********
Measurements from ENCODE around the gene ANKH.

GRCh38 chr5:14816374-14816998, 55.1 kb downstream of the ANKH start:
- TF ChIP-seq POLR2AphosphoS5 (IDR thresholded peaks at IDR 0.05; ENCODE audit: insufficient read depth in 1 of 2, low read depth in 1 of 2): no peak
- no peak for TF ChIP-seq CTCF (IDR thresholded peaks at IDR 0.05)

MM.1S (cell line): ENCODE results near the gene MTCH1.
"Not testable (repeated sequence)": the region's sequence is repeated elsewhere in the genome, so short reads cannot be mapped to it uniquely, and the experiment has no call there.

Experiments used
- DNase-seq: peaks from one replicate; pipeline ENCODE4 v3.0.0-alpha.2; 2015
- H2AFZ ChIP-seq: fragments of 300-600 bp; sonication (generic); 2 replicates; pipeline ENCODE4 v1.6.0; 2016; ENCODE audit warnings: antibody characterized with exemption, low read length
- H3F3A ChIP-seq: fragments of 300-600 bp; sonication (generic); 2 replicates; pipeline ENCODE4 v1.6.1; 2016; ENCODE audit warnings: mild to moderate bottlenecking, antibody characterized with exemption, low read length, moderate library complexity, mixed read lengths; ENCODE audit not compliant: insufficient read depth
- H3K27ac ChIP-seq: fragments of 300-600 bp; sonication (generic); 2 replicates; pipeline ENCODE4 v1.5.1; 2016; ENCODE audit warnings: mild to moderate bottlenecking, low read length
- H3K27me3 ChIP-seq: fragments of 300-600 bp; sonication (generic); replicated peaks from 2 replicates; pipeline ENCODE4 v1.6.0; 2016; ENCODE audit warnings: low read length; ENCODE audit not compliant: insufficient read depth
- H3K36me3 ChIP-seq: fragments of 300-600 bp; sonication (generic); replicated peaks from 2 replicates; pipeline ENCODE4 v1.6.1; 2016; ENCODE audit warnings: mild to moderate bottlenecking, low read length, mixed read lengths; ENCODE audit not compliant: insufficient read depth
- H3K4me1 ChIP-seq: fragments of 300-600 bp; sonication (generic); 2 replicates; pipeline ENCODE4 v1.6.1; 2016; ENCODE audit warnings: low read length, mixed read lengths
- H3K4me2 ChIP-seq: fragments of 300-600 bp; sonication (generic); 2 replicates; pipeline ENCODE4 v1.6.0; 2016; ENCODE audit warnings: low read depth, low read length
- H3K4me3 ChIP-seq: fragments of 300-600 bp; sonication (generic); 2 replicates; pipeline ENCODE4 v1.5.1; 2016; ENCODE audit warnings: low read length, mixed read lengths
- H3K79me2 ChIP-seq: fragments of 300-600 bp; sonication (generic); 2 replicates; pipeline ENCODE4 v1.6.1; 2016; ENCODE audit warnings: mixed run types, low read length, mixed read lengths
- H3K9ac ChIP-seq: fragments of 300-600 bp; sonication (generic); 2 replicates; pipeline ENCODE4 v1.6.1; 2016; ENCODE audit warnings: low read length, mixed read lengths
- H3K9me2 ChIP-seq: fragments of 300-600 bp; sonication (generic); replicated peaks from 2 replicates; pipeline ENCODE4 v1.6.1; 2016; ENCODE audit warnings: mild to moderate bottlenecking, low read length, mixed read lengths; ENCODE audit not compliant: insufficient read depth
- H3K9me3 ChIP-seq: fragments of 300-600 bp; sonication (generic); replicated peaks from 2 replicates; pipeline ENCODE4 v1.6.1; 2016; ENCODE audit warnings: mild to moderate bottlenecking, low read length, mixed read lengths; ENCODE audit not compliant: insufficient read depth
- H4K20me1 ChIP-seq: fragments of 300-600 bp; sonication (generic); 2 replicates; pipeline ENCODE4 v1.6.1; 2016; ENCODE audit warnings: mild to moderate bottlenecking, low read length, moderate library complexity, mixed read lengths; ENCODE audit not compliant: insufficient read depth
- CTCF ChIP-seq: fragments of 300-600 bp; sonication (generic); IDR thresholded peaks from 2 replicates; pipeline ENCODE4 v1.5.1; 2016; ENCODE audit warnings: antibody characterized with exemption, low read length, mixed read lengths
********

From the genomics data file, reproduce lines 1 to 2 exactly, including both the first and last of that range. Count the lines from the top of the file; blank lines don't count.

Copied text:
Measurements from ENCODE around the gene ANKH.

GRCh38 chr5:14816374-14816998, 55.1 kb downstream of the ANKH start: